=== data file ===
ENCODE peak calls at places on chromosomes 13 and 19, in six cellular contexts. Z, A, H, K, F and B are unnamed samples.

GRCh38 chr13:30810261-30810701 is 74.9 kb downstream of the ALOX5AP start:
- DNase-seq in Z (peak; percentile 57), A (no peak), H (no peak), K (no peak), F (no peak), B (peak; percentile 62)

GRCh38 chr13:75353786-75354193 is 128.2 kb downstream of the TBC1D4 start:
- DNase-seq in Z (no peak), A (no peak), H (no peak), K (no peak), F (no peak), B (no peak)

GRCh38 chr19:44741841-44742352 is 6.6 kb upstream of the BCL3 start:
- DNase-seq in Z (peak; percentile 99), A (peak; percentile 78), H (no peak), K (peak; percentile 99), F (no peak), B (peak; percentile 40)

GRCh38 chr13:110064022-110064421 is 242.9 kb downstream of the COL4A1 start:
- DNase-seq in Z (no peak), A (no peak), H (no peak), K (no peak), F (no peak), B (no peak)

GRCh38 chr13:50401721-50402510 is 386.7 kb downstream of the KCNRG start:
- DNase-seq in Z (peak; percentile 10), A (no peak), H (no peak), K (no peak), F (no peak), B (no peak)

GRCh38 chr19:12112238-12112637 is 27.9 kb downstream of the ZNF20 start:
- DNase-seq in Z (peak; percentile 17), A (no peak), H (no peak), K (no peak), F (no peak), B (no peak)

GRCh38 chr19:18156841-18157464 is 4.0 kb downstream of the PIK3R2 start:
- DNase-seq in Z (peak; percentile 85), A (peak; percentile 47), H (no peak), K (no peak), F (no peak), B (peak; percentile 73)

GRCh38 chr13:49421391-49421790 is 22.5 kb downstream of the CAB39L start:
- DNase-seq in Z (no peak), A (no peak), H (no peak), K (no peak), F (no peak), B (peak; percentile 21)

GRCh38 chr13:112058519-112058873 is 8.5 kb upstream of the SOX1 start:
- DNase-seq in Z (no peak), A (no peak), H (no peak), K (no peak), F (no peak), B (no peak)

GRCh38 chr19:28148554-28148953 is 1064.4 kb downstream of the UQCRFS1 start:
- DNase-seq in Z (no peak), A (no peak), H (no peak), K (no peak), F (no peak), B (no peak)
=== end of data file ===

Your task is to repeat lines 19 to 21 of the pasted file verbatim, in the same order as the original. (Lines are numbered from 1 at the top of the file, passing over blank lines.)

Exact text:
- DNase-seq in Z (no peak), A (no peak), H (no peak), K (no peak), F (no peak), B (no peak)

GRCh38 chr19:28148554-28148953 is 1064.4 kb downstream of the UQCRFS1 start:
- DNase-seq in Z (no peak), A (no peak), H (no peak), K (no peak), F (no peak), B (no peak)